“My inner voice said, ‘You did Ray of Light, why are you remixing now?’ ‘You ought to be the boss.’ I was deafeningly deafeningly deafening My inner voice became strangled by my own folly, and I felt more powerless to intervene.”

“But they really fell off,” he says of his own records. My phone calls went unanswered. It’s been a long time since I’ve made a genuine statement of my own instead than attempting to write a song for some pop star who has ten other people on quick dial.”

He became “more and more frustrated, believing that I was useless and washed up” as time went on. Madonna’s previous album with him, 2012’s EDM-fueled MDNA, was a financial and critical flop. “It was disappointing,” Orbit recalls, adding that he believes ageism had a “significant negative impact” on the film’s reception.

Britney Spears’ 2013 album Britney Jean was released not long after. Despite purporting to be the contrary, the album garnered poor reviews, little to no marketing, and seemed weirdly impersonal, despite being executive-produced by will.i.am. Orbit collaborated on Alien, the album’s first track, in which she compares herself to a lonely alien. Did the album seem equally restricted in light of what we now know about her conservatorship?

“That end of the pop spectrum is more controlled, if you like,” Orbit explains, adding that Alien was created remotely. “Now here’s the tricky part: I’m friends with both Will and Britney.

All I’ll say is that there was an underlying tension. When I work with an artist, I consider them to be the goddess and the boss. I’ll create my own records if I want to be the ruler. You’ve come to serve a genuine pop star, and if you don’t have that mindset, you shouldn’t be playing.”

Orbit eventually began to deteriorate. He returned to England from Los Angeles four years ago and mingled with the party culture. He began painting, but mostly for the purpose of obtaining cocaine.

“I could just be a hedonist instead of worrying about my career,” he adds. “I’d never done coke before, but I’d be the guy who could do the most in a short period of time.” Then I went to several events and experimented with LSD, mushrooms, MDMA, cocaine, and some hormones that everyone was trying. Codeine. I had no idea what I was doing and ended up having a psychotic episode as a result.”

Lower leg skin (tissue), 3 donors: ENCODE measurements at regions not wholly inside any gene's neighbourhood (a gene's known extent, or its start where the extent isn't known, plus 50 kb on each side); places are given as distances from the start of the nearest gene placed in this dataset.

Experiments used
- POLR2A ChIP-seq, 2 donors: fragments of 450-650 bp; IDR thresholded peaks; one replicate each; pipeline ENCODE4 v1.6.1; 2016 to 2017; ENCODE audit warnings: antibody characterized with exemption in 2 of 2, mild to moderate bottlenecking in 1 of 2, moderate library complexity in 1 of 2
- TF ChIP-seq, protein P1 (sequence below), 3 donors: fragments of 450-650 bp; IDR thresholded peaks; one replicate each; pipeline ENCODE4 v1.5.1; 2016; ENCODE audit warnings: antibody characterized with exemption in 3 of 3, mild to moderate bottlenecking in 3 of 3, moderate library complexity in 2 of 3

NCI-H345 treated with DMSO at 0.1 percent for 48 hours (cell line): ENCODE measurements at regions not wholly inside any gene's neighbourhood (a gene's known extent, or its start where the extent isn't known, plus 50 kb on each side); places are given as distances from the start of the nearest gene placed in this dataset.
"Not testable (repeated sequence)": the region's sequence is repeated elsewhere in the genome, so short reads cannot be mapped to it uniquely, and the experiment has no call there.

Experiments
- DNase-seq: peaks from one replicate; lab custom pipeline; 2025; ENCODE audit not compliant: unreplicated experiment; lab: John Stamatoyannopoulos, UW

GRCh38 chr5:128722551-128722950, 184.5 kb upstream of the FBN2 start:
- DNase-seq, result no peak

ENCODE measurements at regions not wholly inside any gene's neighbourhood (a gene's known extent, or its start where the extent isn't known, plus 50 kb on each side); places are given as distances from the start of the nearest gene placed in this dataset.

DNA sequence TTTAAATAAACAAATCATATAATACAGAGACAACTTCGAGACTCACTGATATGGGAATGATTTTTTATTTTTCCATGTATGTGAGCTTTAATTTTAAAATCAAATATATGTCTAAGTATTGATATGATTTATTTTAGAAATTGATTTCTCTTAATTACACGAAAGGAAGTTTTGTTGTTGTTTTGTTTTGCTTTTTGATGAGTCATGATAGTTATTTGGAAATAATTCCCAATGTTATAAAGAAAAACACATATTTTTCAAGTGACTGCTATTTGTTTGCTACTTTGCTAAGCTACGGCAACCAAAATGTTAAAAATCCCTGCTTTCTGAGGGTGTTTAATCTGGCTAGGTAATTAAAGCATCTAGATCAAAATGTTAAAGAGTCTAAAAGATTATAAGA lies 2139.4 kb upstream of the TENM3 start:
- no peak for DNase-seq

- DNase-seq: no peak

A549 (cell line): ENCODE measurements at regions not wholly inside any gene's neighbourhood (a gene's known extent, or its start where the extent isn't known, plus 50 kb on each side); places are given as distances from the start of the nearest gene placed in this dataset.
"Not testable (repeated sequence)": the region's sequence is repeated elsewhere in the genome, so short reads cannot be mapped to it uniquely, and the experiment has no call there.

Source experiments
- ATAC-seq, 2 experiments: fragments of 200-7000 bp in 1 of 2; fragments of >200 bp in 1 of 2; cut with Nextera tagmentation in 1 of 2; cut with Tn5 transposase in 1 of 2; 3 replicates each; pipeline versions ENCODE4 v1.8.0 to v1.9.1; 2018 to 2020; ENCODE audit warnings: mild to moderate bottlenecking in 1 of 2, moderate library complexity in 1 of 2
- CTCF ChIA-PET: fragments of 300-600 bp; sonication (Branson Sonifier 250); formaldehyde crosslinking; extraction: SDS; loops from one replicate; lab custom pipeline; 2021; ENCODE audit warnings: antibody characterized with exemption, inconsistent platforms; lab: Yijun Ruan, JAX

Even that didn’t seem to be enough to deter him. “Thinking about it makes me cringe. I was in a horrible place, but not a life-threatening one. Then it came to the point where I was smoking eight joints a day of pot. I got schizophrenic because it never agreed with me.”

As a consequence, he claims, “I had a second breakdown” in March of last year. He was laying on the street, certain he was a covert operator charged with rescuing the royals. He was put into a compartment. “Fortunately, once the drugs were out of my system, I was able to return to being normal – and out I was,” he adds, laughing.

The first UK lockdown was declared almost as soon as he was freed from the mental facility. “I was deeply disappointed in myself at the same time as there was fucking Covid,” he continues. Orbit’s new management introduced him to Maeve, a promising alt-pop vocalist, and Orbit used internet tutorials to teach himself how to use Pro Tools on his laptop to make some tunes.

He hadn’t produced any music in a long time, and “slowly but steadily, I began to enjoy it.” Now, he’s nearly finished with a new Orbit album, which he calls “the best thing I’ve done in 20 years!” “You’ve caught me at a critical juncture. At any age, you might reach a turning point, and this is mine.”

But first, there’s an EP for the electronic label Anjunadeep, which will be released next month. It sounds like the follow-up to Pieces in a Modern Style: symphonic trance crescendos, chillout meanderings, and a massive ambient-rave track. On vocals, Lido Pimienta, a Canadian-Colombian performer, hints at the route his whole record may go next year (guest singers aplenty).

He isn’t concerned about being an elderly guy in a world of young guns; he is energized by the fact that his sound is resurfacing. He claims that “ambient music has gone mainstream.” “I’m doing a Wind Down mix for Radio 1 because they’ve gotten into chill.” ‘Music for relaxing dogs on Bonfire Night,’ commented someone who gave me a link to one of my tunes [in a video] on Instagram.

He’s truly ecstatic, brimming with zeal. “I realized I needed to mature a little,” he adds. “I’ve just completed my adolescent. It’s nice to be 65 — it’s a lot easier than being 40, since you’re an old man with no agenda. The pop music game is a young one. However, I believe there is place for one Bill Nighy. It’s not like there’s a lot of competition.”

He may not have a plan, but he does have ambitions for his music. “I really want this – and reinventing yourself is difficult,” Orbit explains. “You don’t realize it at the time, but everything is handed to you when you’re young.” I like a good challenge. I’m yearning for others to hear this music. “Nothing will be able to stop me now.”

Thanks to at The Guardian whose reporting provided the original basis for this story.